Assessing the External Validity of Successive Negative Contrast – Implications for Animal Welfare

Ellis, Sarah L. H.; Riemer, Stefanie; Thompson, Hannah; Burman, Oliver H. P. (2019). Assessing the External Validity of Successive Negative Contrast – Implications for Animal Welfare. Journal of applied animal welfare science, 23(1), pp. 54-61. Taylor & Francis 10.1080/10888705.2019.1572509

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When unexpectedly switched from a preferred to a less-preferred food reward, non-human animals may decrease consumption below that when only receiving the less-preferred reward – a successive negative contrast (SNC) effect. SNC has been proposed as an animal welfare indicator, however, to be effective it should show external validity; being demonstrable outside of highly standardized laboratory settings. We therefore investigated whether the SNC effect typically shown in laboratory rats was observed in owned (pet) rats from heterogeneous non-laboratory environments. Subjects (N = 14) were tested in a consummatory SNC paradigm with solid food rewards. “Shifted” rats received a high-value reward for 10 days (pre-shift), a low-value reward for six days (post-shift), then one additional day of high-value reward (re-shift). “Unshifted” rats always received the same low-value reward. “Shifted” rats consumed more food during pre-shift and re-shift trials, but ate less of the low-value food than “unshifted” animals in the post-shift trials – a SNC effect. This confirms the external validity of the SNC paradigm, extending reproducibility to outside the laboratory, indicating translatability across contexts, thus enhancing its potential use as a welfare indicator.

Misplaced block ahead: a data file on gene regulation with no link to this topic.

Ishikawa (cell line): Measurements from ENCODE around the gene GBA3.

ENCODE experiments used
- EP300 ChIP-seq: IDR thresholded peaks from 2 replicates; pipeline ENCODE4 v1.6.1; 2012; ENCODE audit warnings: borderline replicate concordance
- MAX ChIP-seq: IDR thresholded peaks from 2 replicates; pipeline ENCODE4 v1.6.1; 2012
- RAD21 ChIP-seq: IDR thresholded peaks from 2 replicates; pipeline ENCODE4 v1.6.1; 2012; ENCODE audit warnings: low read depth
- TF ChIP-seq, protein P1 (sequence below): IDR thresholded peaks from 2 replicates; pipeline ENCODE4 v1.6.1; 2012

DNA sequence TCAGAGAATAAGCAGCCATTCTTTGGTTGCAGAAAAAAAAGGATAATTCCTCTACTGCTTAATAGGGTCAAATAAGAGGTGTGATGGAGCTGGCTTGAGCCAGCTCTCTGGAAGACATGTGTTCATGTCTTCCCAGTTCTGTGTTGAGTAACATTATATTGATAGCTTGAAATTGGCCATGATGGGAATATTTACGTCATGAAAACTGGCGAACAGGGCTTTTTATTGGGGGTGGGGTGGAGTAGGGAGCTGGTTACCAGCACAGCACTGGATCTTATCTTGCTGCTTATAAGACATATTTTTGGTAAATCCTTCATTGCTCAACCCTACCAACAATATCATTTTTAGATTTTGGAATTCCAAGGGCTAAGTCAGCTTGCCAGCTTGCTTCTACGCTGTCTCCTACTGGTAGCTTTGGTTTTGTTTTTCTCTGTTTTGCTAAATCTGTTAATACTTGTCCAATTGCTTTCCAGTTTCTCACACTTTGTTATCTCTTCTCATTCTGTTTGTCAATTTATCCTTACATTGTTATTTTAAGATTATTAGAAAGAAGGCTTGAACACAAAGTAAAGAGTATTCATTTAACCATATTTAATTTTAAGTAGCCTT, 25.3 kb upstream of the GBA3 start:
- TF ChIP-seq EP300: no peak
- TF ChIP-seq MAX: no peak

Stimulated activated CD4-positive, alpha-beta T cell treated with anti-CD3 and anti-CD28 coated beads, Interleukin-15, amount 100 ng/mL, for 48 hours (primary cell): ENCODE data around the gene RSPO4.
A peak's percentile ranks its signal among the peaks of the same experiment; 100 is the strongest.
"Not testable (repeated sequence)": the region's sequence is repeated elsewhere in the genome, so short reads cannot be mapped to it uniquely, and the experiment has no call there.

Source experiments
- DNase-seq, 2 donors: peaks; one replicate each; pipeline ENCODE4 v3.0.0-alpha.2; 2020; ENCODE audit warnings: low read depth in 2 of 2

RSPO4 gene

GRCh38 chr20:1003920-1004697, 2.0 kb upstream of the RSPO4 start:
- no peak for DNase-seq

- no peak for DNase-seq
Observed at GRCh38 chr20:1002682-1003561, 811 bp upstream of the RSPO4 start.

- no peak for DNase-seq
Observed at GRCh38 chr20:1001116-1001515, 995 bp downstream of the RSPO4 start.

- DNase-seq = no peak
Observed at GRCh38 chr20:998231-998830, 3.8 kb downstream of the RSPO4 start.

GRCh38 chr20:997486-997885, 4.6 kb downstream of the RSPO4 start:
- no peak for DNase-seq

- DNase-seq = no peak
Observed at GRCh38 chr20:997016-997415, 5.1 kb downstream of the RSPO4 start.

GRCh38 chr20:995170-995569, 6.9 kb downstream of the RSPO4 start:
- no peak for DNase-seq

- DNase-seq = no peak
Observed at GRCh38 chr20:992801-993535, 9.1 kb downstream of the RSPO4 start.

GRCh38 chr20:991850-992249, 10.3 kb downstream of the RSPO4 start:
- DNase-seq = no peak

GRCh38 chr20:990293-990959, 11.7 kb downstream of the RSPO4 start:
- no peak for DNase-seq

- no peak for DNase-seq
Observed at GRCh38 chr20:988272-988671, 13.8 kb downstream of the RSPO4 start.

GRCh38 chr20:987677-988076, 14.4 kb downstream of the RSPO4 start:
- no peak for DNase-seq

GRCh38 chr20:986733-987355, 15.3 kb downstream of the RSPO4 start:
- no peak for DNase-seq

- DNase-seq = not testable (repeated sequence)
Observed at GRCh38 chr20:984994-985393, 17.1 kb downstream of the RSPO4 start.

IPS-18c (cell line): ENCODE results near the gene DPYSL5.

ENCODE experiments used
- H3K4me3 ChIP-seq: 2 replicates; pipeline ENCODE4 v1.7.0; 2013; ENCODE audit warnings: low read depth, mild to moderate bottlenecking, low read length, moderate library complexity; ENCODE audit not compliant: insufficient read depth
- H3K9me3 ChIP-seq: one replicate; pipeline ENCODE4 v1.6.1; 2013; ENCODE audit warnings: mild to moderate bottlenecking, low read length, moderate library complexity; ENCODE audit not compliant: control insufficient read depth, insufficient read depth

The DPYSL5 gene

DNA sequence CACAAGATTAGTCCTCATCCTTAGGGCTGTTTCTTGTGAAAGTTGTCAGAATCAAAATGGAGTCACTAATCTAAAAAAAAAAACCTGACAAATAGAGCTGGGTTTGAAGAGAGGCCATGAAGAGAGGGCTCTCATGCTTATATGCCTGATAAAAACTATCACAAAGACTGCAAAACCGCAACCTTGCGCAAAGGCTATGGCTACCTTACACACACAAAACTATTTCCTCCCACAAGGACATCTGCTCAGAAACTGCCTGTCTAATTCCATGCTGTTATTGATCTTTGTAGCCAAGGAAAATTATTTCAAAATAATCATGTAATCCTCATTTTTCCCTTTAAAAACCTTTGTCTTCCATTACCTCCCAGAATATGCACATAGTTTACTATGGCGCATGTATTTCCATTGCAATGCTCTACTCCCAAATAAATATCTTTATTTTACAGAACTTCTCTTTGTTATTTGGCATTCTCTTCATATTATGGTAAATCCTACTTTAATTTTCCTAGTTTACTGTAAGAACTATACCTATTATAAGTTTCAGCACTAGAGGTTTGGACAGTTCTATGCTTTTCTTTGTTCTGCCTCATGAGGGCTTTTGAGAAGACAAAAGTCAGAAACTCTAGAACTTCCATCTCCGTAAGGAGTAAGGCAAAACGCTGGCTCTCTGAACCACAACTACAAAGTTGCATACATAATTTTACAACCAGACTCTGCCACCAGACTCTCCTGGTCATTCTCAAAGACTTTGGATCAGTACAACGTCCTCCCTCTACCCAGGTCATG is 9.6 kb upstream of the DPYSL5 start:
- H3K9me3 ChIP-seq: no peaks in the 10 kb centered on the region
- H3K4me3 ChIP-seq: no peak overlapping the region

Item Type:

Journal Article (Original Article)

Division/Institute:

05 Veterinary Medicine > Department of Clinical Research and Veterinary Public Health (DCR-VPH) > Veterinary Public Health Institute > Animal Welfare Division
05 Veterinary Medicine > Department of Clinical Research and Veterinary Public Health (DCR-VPH) > Veterinary Public Health Institute
05 Veterinary Medicine > Department of Clinical Research and Veterinary Public Health (DCR-VPH)

UniBE Contributor:

Riemer, Stefanie

Subjects:

500 Science > 570 Life sciences; biology
500 Science > 590 Animals (Zoology)
600 Technology > 630 Agriculture

ISSN:

1088-8705

Publisher:

Taylor & Francis

Language:

English

Submitter:

Homare Yamahachi

Date Deposited:

05 Jun 2019 11:09

Last Modified:

05 Jan 2020 02:38

Publisher DOI:

10.1080/10888705.2019.1572509

PubMed ID:

30694088

BORIS DOI:

10.7892/boris.130202

URI:

https://boris.unibe.ch/id/eprint/130202

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